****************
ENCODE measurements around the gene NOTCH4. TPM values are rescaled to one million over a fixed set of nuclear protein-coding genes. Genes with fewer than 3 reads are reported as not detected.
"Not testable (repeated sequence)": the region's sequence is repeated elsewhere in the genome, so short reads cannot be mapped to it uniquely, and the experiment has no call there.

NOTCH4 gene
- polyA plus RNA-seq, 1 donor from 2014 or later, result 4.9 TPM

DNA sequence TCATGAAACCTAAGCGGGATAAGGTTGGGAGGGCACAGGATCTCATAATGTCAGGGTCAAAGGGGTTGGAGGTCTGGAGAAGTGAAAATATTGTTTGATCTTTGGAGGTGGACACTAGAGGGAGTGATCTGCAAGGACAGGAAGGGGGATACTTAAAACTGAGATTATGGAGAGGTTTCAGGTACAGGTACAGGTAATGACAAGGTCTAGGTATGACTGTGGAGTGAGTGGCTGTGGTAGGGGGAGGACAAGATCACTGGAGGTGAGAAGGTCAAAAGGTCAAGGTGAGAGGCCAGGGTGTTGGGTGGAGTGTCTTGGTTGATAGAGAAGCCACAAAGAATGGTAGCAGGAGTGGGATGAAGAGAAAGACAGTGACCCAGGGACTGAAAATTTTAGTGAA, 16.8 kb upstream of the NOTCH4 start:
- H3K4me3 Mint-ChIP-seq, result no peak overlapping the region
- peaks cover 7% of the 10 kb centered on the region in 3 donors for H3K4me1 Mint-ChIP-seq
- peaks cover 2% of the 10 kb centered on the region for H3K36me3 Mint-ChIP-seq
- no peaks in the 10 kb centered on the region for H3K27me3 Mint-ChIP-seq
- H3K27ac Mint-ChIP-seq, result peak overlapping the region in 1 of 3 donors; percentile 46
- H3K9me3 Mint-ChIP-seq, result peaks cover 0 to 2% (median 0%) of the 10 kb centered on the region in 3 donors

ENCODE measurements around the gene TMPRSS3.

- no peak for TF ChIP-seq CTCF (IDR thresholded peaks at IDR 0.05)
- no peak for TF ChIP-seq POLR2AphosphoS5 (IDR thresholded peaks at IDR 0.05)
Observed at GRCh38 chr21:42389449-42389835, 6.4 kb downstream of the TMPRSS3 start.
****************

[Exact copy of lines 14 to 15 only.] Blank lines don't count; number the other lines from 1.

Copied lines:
- no peak for TF ChIP-seq POLR2AphosphoS5 (IDR thresholded peaks at IDR 0.05)
Observed at GRCh38 chr21:42389449-42389835, 6.4 kb downstream of the TMPRSS3 start.